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Large Zenith Telescope project: a 6-m mercury-mirror telescope. Hickson, Paul 2011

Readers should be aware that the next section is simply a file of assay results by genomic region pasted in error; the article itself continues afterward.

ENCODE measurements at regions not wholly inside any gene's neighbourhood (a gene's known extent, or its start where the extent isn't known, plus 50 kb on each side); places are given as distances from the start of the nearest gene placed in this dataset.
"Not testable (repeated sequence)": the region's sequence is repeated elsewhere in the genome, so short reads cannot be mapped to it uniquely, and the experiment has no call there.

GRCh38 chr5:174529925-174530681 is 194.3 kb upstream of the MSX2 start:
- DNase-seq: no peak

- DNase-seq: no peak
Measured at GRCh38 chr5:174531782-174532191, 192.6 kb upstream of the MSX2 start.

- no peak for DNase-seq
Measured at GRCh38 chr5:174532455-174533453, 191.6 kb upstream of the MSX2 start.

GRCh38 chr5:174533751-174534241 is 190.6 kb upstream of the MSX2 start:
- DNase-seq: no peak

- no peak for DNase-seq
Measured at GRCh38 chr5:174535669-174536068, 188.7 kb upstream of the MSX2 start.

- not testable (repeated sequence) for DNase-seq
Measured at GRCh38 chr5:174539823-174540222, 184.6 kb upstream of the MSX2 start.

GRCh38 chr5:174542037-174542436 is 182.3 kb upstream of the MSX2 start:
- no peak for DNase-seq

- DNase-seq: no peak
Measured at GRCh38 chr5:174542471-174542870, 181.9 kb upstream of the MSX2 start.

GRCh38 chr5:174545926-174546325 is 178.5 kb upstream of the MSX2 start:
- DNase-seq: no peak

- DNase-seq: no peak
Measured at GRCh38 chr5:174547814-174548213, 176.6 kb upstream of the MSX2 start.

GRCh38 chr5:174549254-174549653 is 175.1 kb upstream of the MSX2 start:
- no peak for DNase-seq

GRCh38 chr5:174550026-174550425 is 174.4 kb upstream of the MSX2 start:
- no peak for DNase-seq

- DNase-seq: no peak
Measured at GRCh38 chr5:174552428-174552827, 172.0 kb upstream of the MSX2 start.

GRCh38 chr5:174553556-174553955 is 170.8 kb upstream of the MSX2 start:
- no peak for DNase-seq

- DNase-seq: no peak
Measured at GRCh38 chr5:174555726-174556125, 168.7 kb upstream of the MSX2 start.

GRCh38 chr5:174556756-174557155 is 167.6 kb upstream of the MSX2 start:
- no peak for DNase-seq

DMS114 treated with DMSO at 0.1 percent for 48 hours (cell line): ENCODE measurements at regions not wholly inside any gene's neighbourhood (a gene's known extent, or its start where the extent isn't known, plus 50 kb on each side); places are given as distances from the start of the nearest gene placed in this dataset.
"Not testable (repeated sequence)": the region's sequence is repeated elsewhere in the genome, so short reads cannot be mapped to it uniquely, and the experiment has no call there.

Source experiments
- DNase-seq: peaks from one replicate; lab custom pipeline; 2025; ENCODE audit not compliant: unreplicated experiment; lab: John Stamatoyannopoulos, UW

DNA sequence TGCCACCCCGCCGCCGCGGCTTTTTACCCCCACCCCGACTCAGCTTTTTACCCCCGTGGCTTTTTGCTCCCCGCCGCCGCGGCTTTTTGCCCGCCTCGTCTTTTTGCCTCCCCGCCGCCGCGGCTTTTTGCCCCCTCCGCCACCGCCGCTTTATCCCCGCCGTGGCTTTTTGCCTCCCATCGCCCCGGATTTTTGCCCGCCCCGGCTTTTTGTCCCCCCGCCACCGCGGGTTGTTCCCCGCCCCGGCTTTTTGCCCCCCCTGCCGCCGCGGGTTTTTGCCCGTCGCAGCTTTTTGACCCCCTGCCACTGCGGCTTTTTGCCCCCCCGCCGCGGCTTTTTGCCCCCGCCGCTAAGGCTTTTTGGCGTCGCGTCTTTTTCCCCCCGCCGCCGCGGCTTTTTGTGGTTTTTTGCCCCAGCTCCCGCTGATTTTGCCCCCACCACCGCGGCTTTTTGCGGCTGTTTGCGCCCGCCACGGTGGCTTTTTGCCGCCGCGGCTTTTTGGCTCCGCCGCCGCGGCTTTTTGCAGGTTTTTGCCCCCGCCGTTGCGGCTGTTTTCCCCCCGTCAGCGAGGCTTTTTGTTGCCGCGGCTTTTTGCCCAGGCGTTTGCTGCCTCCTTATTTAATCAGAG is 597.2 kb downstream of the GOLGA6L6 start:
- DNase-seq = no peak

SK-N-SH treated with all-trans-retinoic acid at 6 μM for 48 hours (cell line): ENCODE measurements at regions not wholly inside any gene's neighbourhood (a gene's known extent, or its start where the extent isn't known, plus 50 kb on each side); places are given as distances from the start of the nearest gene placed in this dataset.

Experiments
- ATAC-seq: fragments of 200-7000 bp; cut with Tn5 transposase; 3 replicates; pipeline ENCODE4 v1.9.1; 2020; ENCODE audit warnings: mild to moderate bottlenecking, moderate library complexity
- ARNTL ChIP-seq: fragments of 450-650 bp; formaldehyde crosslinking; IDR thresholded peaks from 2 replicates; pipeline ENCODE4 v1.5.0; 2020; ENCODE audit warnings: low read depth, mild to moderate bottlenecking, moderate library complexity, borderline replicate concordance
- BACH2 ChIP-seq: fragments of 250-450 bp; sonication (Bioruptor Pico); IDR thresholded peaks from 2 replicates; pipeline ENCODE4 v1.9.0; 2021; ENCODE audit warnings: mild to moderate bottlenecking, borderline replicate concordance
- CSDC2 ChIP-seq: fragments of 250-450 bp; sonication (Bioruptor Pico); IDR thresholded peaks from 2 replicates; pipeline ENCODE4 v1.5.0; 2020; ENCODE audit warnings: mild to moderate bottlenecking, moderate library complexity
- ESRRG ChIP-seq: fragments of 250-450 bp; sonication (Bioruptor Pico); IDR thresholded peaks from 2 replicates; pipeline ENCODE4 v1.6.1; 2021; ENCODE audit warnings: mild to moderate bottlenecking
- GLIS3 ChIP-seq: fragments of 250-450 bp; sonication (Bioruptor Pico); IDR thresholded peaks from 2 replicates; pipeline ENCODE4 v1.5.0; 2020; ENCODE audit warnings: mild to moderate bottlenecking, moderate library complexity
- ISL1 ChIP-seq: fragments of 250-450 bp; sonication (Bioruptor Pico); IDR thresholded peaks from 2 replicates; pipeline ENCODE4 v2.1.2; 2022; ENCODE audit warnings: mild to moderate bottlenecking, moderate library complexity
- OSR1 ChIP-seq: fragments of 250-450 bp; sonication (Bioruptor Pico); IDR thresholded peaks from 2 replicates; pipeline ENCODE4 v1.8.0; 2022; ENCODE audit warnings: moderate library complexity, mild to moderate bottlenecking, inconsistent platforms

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The Large Zenith Telescope project - a 6meter mercury-mirror telescope P. Hicksona, E. Borrab, R. Cabanac, S. Chapmana, V. de Lapparentc, M. Mu1rooney', and G. Walkera aDept Physics & Astronomy, Univ. of B.C., 2219 Main Mall, Vancouver, B.C. V6T1Z4, Canada bDept de Physique, Univ. Laval, Quebec, P.Q. G1K7P4, Canada CJnst d'Astrophysique, 98 Bis Blvd. Arago, 75014 Paris, France dDept. Space Physics & Astronomy, Rice University, Houston, Texas, USA ABSTRACT The Large Zenith Telescope is a zenith-pointing telescope with a 6-meter diameter rotating mercury mirror. Located in mountains near Vancouver, Canada, it is expected to see first light in 1998. Equipped with a low-noise drift- scanning CCD camera, the telescope will survey a 17-arcmin-wide strip of sky using a set of medium-band filters. The data are expected to provide spectral energy distributions and photometric redshifts for over a million galaxies which will form a base for studies of galaxy evolution and large-scale structure. Keywords: telescopes, liquid-mirror, surveys, redshifts, cosmology 1. INTRODUCTION In recent years, the technology of rotating liquid-mercury mirrors14 has matured allowing the construction of practical working instruments. To date, four 3-meter-class telescope have been built. The 2.7-meter UBC/Laval astronomical telescope5 was the prototype for three additional 3-meter-class telescopes. Two of these are in operation as Lidar collectors6'7 and the third, The NASA Orbital Debris Observatory8 (NODO), is used for studies of space debris. The NODO telescope is located at one of the best continental sites, near Cloudcroft, NM, at an altitude of 2756 m. The telescope has been in operation for over two years, and its performance has been well characterized.9 It achieves an image quality limited primarily by atmospheric seeing, with occasional sub-arcsecond images being recorded. The throughput of the telescope is high, and the overall performance is comparable with that of conventional telescopes of similar size. During the period of the night when the sun is too low to illuminate orbital debris, astronomical survey observations are being conducted.'° These employ a cooled 2048 x 2048 pixel CCD camera operating in time-delay integrate mode (TDI, also referred to as drift-scanning) . This provides continuous imaging of a 20-arcmin wide strip of sky, passing through the zenith, with an effective integration time of 97 sec. Using a set of 33 filters which span the optical spectrum, the telescope has so-far measured several hundred thousand objects to a limit of approximately 21 mag. 2. THE LZT PROJECT The success of the 3-meter-class liquid-mirror telescopes made it possible to consider the development of the next generation of instruments. While no obvious insurmountable problems exist that would preclude the construction of mercury mirrors of diameter 12 m and up, it was clear that more would be involved than simply scaling up the 3-meter designs. With this in mind, we considered that a prudent approach would be to first develop an intermediate-sized telescope, with an aperture of at least 5 meters, in which new design and construction techniques could be tested. In November of 1994, a 5-year Collaborative Research Grant was awarded by the Natural Sciences and Engineer- ing Research Council of Canada, to a collaboration between Hickson (P1), Borra, de Lapparent, and Walker, for the Further author information - P.H.(correspondence): E-mail: paul@astro.ubc.ca; WWW: http://www.astro.ubc.ca/people/hickson; Telephone: 604-822-2267; Fax: 604-822-6047 Part of the SPIE Conference on Advanced Technology Otical/lR Telescopes VI . Kona, Hawaii • March 1998 226 SPIE Vol. 3352 • 0277-786X/98/$1O.O0 Downloaded from SPIE Digital Library on 20 Sep 2011 to Terms of Use:  http://spiedl.org/terms development, construction and initial operation of a 5+ meter liquid-mirror telescope. With funding totaling ap- proximately $O.5M, the intent was to develop a low-cost instrument, at a local site, which could serve as a prototype for similar, or larger, telescopes to be located at superior astronomical sites. Even with this restriction, it was clear that a telescope of this aperture, if equipped with suitable instrumentation, could have a significant scientific impact. A portion of our budget was therefore set aside for a wide-field corrector and large-format CCD camera, and a competitive program of astronomical observations was planned. After selection of a suitable site, construction of the observatory began in 1995. Detailed design of the mirror and telescope systems was undertaken concurrently. Because of its size, and zenith-pointing operation, the telescope was named the "Large Zenith Telescope" (LZT). 3. TELESCOPE SITE The site for the LZT was selected on the basis of accessibility, infrastructure, and weather records. Within our budget, the most suitable choice was an isolated peak in mountains 50 km North-East of Vancouver, on land owned by the University of British Columbia (UBC). The area is used by the University for a variety of research projects in forestry, biology and environmental studies. It is equipped with a network of roads, security gates, and has a permanent office and staff. At our site, the terrain rises sharply from the low-lying Fraser River delta to an altitude of 400 m. There are no obstructions to the South, East and West, so the peak liesin a relatively undisturbed airflow. A small telescope was used to observe star images over a period of several nights in the spring of 1995. These indicated a median seeing of 0.9 arcsec FWHM. Weather observations, including solar irradiance, have been recorded by UBC for 15 years. These include obser- vations from a location 6 km E of our site, and should be well representative of the local conditions. From these data, we have estimated instantaneous cloud-free line of sight (CFLOS) probabilities for daylight hours. These range from 0.13 in mid-winter to 0.55 in mid-summer. During the prime extragalactic months of February -May, the mean CFLOS probability is 0.35. The 15-year mean number ofyearly sunshine hours for the area is 1417. Ifwe assume that the same CFLOS probability applies at night, the mean yearly number of clear dark hours for 12° and 18° twilight is 986 and 757 respectively. For the four months of March -May, the totals are 356 and 288 respectively. These are long-term averages, large fluctuations can and do occur from year to year. In fact these CFLOS probabilities and numbers of clear dark hours are likely to be underestimated, as they are determined from daytime measurements which would be affected by diurnal convective clouds. The wind speed is another factor which of particular importance to liquid-mirror telescopes. Although wind speeds exceeding 30 m s1 ( 100 km h') can be encountered during winter storms, the site is typically calm. The 5-year mean wind speed is only 2.65 m s1 with the prevailing wind direction being South-East through South-West. 4. OBSERVATORY BUILDING The observatory is sited upon a granitic outcrop overlooking a cliff to the South-West. Following road construction and site preparation, a 7 m x 7 m reinforced concrete pad was poured directly on the bedrock. With an average thickness of 0.8 m, it provides a massive, stable, base for the telescope. The pad is surrounded by meter-high concrete walls which support the building. These are vibration-isolated from the pad, and the interior area is sealed to provide a containment area in case of any accidental mercury spill. The 7.3 m x 11 m main building includes an equipment area level with the top of the concrete walls. A control room, with a separate entrance, is located at the South-East end of the building. Because the telescope is zenith-pointing, no dome is required. Instead, the roof rolls back on steel tracks to provide access to the sky. The roof is steeply pitched, and clad with metal siding, in order to shed snow. A platform, attached to the roof, provides access to the top of the telescope when the roof is closed and is carried clear when the roof opens. A small exterior building houses an air compressor, and a backup generator. A 2-km power line and transformer were installed to service the observatory. 227 Downloaded from SPIE Digital Library on 20 Sep 2011 to Terms of Use:  http://spiedl.org/terms Figure 1. Section view of the primary mirror and support system 5. DESIGN OF THE TELESCOPE 5.1. Primary Mirror All existing 3-meter--class liquid-mirrors are of a monolithic composite construction, employing a Keviar skin sur- rounding a styrofoam and aluminum core.3 A thin (less than 2 mm thick) mercury layer rests upon a layer of polyurethane formed on the upper surface by spin casting. This makes for a stiff, lightweight structure that is rela- tively simple to construct. While this design has proven effective for liquid mirrors as large as 3.6 meters in diameter, several considerations suggest that it may not be optimal for much larger mirrors. The surface which supports the mercury needs to be parabolic to within a tolerance of about 100 urn. The mirror must retain this shape under large temperature variations, and over a long period of time. The composite materials used in the present liquid-mirrors have large thermal-expansion coefficients, making control of thermal deflection difficult for larger mirrors. A second difficulty is long-term stability. The present mirrors employ plastic materials that are subject to creep. In order to avoid these problems, a different approach has been adopted for the 6-meter LZT mirror. A shell of composite construction is used to support the mercury, but this in turn is supported by a steel space frame which bears the primary loads and provides rigidity and long-term stability (Fig. 1). The shell is formed from 1.2-meter hexagonal segments bonded together. These segments have molded spherical top surfaces with an 18-meter radius of curvature. The shell is attached to the space frame at 19 axial support points which coincide with the centers and vertices of the individual hexagons. Each axial support can be mechanically adjusted to minimize the departure of the surface of the shell from the desired parabolic shape. Because the premolded surface is smooth, and matches the desired parabolic shape to within the 100 urn tolerance, a surface layer formed by spincasting is no longer needed. Spincasting is a difficult procedure, which sometimes fails to produce an acceptable surface, so its elimination is a nice feature of the new design. 5.2. Bearing and Drive System In order to obtain the necessary precision and rotational speed stability, a precise low-friction bearing is required. Only air bearings have been demonstrated to provide sufficient performance for astronomical applications. Present mirrors have employed off-the-shelf commercial air bearings, but none of these has sufficient capacity or stiffness for a 6-meter mirror. Consequently, we commissioned the development of a new high-capacity air bearing specifically for large liquid mirrors. This new bearing was designed and manufactured for us by Professional Instruments Co. of Minneapolis. After a two-year development period, the bearing was received and installed in late 1997. Initial tests of this bearing indicate that it should have sufficient capacity for mercury mirrors with diameters as large as 12 meters. 228 Downloaded from SPIE Digital Library on 20 Sep 2011 to Terms of Use:  http://spiedl.org/terms The mirror is driven by a brushless DC motor integrated into the air bearing. The rotor is attached to the air bearing spindle and spins within the stator with no mechanical contact. Rotational speed is controlled by regulating the frequency of the oscillator which supplies the excitation to the field windings. There is no closed feedback loop to the motor, rather, the considerable inertia of the mirror suffices to reduce speed variations to acceptable levels. Observations made with the NODO telescope indicate that good image quality is obtained when variations in mirror speed is less than a few ppm, which is readily achieved by protecting the mirror from the wind.'0 Useful observations with that telescope have been made in wind speeds as high as 15 m s . A precise frequency counter gated by the mirror rotation enables us to monitor the period to a level of 1O_8. 5.3. Telescope Structure The structure of a liquid-mirror telescope can be very simple. Although it may be possible for a liquid-mirror telescope to acquire and track objects several degrees or more from the zenith, using a specially designed corrector,11 our scientific goals can be accomplished by simply observing at the zenith using a drift-scanning camera. There is therefore no need for pointing or mechanical tracking. The LZT uses a prime focus configuration, so all that is required is a system for supporting, positioning and aligning the corrector/detector package at the focus of the primary mirror. For this purpose we have adopted a hexapod configuration. Six stepping motors drive jack screws which adjust the height of the bottom of each hexapod leg with 5-urn resolution. By means of a software transformation in the control program, the top-end can be precisely positioned in all six degrees of freedom (focus, x-y position, tip, tilt and rotation). As no motors are needed at the top of the telescope, this avoids one source of heat, and resulting seeing degradation, in the optical beam. The hexapod elements are made from thin-wall steel tube in order to minimize thermal expansion. The temper- ature at various points in the structure is sensed by thermocouples and used by the telescope control system which makes frequent small adjustments to compensate for thermal contraction as the telescope cools during the night. 5.4. Corrector Lens and Detector As with all prime-focus telescopes, a corrector is required to provide good image quality over a wide field. As the telescope will operate in TDI mode, the corrector must also remove distortion. A 4-element corrector lens has been designed for the LZT by Dr. E. H. Richardson. The design provides a 0.4° field with 0.2 arcsec typical image quality (50% EED) over the full optical wavelength range. A novel feature of the corrector design is that it corrects for star-trail curvature and rate variations. It is well known12'13 that star images do not move in straight lines at constant rate, and this results in charge spread in the CCD. The resulting image degradation increases with field size and can be very substantial. By employing tilted, wedged and decentered optics, the LZT corrector introduces distortion which compensates for these variations.14 The result is that the images all move in straight parallel tracks with constant velocity, with a maximum error of 0.06 arcsec. Should the telescope be moved to a different latitude at some time in the future, only one element of the corrector would need to be replaced. The other elements would only require repositioning. We presently have a low-noise 2048 x 2048 pixel Loral CCD system that was used originally with the UBC/Laval 2.7-meter telescope. While this CCD has low noise and is of good cosmetic quality, it is not thinned an therefore has limited blue response and modest quantum efficiency. We are seeking a larger format thinned CCD for the LZT but as of the time of writing have not yet identified a specific device. We anticipate using either a 2048 x 4096 device with 15 um pixels (0.3 arcsec), or a 2048 x 2048 CCD with 24 urn pixels (0.5 arcsec). 5.5. Safety considerations Any use ofexposed liquid mercury requires safety precautions both to contain potential spills and to prevent inhalation of mercury vapor. These hazards are well understood and standard procedures for the use and handling of mercury are followed at all liquid-mirror sites. The primary hazard is from mercury vapor. During startup and periodic cleaning of the mirror, vapor levels are generally sufficiently high that respirator masks are required. Once the surface stabilizes, an oxide layer forms which prevents further evaporation of mercury. For this reason, mercury vapor levels are generally very low, even during operation of the telescope. 229 Downloaded from SPIE Digital Library on 20 Sep 2011 to Terms of Use:  http://spiedl.org/terms 6. PERFORMANCE Table 1 summarizes the main specifications of the LZT, and gives some expected performance figures. The 2048 x 2048 (24 um) CCD has been assumed. The limiting magnitude has been calculated for broad and medium bandwidths of 200 and 30 nm respectively. The numbers correspond to a 3-u detection for unresolved objects in a single TDI scan. Images can be coadded over several nights in order to improve the signal-to-noise ratio and provide fainter detection limits. Table 1. LZT Specifications and Projected Performance Latitude 49.2881 deg Longitude 122.5731 deg Altitude 395 m Median seeing 0.9 arcsec Aperture diameter 6.00 m Primary mirror focal ratio 1.50 Effective focal length 10.00 m Corrector 4-element refractive Diameter of corrected field 24 arcmin Detector Thinned 2048 x 2048 Image scale 0.495 arcsec/pixel Integration time 103.62 sec Detector width 16.89 arcmin Broadband limiting magnitudea 25.4 (R) Medium-band limiting magnitude 24.4 (750 nm) a) 3o detection for unresolved objects in a single TDI scan A major benefit of TDI operation is the very uniform response that results because all CCD elements in a column contribute to each image pixel. This reduces pixel-to-pixel sensitivity variations by more than an order of magnitude, allowing accurate background subtraction. Typical background fluctuations of less than 0.2% are found in TDI observations using the NODO telescope.1° A further benefit is that the fringing which plagues thinned CCDs is effectively eliminated in TDI operation. 7. SCIENCE PROGRAM The primary science program for the LZT is to conduct a deep multiband survey of the strip of sky accessible to the telescope. The main goals are to study the structure, evolution and distribution of galaxies and quasars. Within the survey area, more than a million galaxies and several thousand quasars will be accessible to the telescope. We plan to measure the spectral energy distribution for all objects, and use these to determine the object type and redshift. Because the LZT does not track objects, other than by the TDI operation ofthe CCD, it will not be equipped with a spectrograph. Rather, the spectral energy distributions of the objects will be determined by photometry through a series of 40 interference filters. A single filter will be used for observations on any given night. After 40 nights, an entire spectrum is obtained for every object. Further observations are then used to increase the signal-to-noise ratio of the data. The filters have logarithmically spaced central wavelengths in order to maintain constant resolution independent of redshift. Their bandwidths are approximately twice the wavelength sampling interval in order to avoid aliasing strong quasar emission lines. Manufactured by Barr Associates Inc., They are image-quality filters with clear diameters of 90 mm and matched optical thickness. Transmission curves for these filters are shown in Fig 2. 230 Downloaded from SPIE Digital Library on 20 Sep 2011 to Terms of Use:  http://spiedl.org/terms C o (0 (N4) LZT Medium-band Filters > (nm) Figure 2. Transmission curves of the LZT medium-band filters Simulations'5 indicate that galaxy redshifts can be determined from the multiband observations with a typical accuracy of /.z 0.01 at a signal-to-noise ratio of 10. This is an order of magnitude improvement over conventional broad-band photometric redshifts. This resolution will allow a direct comparison of the clustering power on large scales with model predictions. The data will also allow a study of the spectral evolution of galaxies over cosmic time scales. The LZT should detect galaxies to a redshift z 1 which corresponds to a light-travel time of order 1010 years. Because of passive stellar evolution, galaxies at such redshifts are expected to be about a magnitude brighter (in their rest frames) than their low-redshift counterparts. However, galaxy interactions and mergers may be frequent, and should lead to dramatic changes in the average galaxy population. The multiband-data from the LZT should be well-suited to address these questions. The multiband survey to be conducted with the LZT is similar the UBC-NASA Survey,'0 which employs the NODO telescope and a subset of the LZT medium-band filters. The data analysis techniques and software pipeline will be similar to the ones used in that survey, which have been extensively tested. The larger aperture, better image quality and more sensitive CCD camera of the LZT should enable us to reach a detection limit that is several magnitudes fainter. The LZT is expected to see first light by the end of this year, with science observations commencing in early 1999. The survey is expected to take three years, weather permitting. Preliminary results should be available shortly after the first observing season. Additional information on the project can be found on the LZT website (http://www.astro.ubc.ca/lmt/lzt.html). ACKNOWLEDGMENTS The LZT is funded by a Collaborative Project Grant from the Natural Sciences and Engineering Research Council of Canada, and by the University of British Columbia. REFERENCES 1. E. F. Borra, "The liquid-mirror telescope as a viable astronomical tool," J. Roy. Asron. Soc. Can. 76, pp. 245— 256, 1982. 2. E. F. Borra, R. Content, L. Girard, S. Szapiel, L.-M.Tremblay, and E. Boily, "Liquid-mirrors: optical shop tests and contributions to the technology," Asfrophys. J. 393, pp. 829—847, 1992. 3. P. Hickson, B. K. Gibson, and D. W. Hogg, "Large astronomical liquid mirrors," Pnb. Astron. Soc. Pacific 105, pp. 501—508, 1993. 231 450 550 650 750 850 950 Downloaded from SPIE Digital Library on 20 Sep 2011 to Terms of Use:  http://spiedl.org/terms 4. L. Girard and E. F. Borra, "Optical tests of a 2.5-rn-diameter liquid mirror: behavior under external perturba- tions and scattered-light measurements," Appi. Optics 36,pp. 6278—6288, 1997. 5. P. Hickson, E. F. Borra, R. Cabanac, R. Content, B. K. Gibson, and G. A. H. Walker, "UBC/Laval 2.7-meter liquid-mirror telescope," Asirophys. J. (LeU.) 436, pp. L201—204, 1994. 6. R. Sica, S. Sargoytchev, E. F. Borra, L. Girard, S. Argall, C. T. Sarrow, and S. Flatt, "Lidar measurements taken with a large-aperture liquid mirror: 1. The rayleigh-scatter system," Appi. Opt. 34, pp. 6925—6936, 1995. 7. R. Wuerker, "Bistatic LMT lidar alignment," OpL Eng. 36, pp. 1421—1424, 1997. 8. A. E. Potter and M. K. Mulrooney, "Liquid metal mirror for optical measurements of orbital debris," Adv. Space Res. 19, pp. 213—219, 1997. 9. M. K. Mulrooney, A Liquid Mirror Telescope Survey of Low Surface Brightness Galazies. PhD thesis, Rice University, Houston, TX, 1998. 10. P. Hickson and M. K. Muirooney, "UBC-NASA multi-narrowband survey. 1. Description and photometric prop- erties of the survey." Asirophys. J. (SnppL), 1998. in press. 11. E. F. Borra, G. Moretto, and M. Wang, "An optical corrector design that allows a fixed telescope to access a large region of the sky," Asron. Asfrophys. Suppi. 109, pp. 563—570, 1995. 12. B. K. Gibson and P. Hickson, "Time-delay integration ccd read-out technique: image deformation," Mon. Nol. Roy. Astron. Soc. 258, pp. 543—551, 1993. 13. D. Zaritsky, S. A. Shectman, and G. Bredthauer, "The great-circle camera: a new drift-scanning instrument," Pnb. Asfron. Soc. Pacific 108, pp. 104—109, 1996. 14. P. Hickson and E. H. Richardson, "A curvature-compensated corrector for drift-scan observations," 1998. in preparation. 15. P. Hickson, B. K. Gibson, and K. Callaghan, "Multinarrowband imaging: a new technique for multi-object spectrophotometry," Mon. Not. Roy. Astron. Soc. 267, pp. 911—917, 1994. 232 Downloaded from SPIE Digital Library on 20 Sep 2011 to Terms of Use:  http://spiedl.org/terms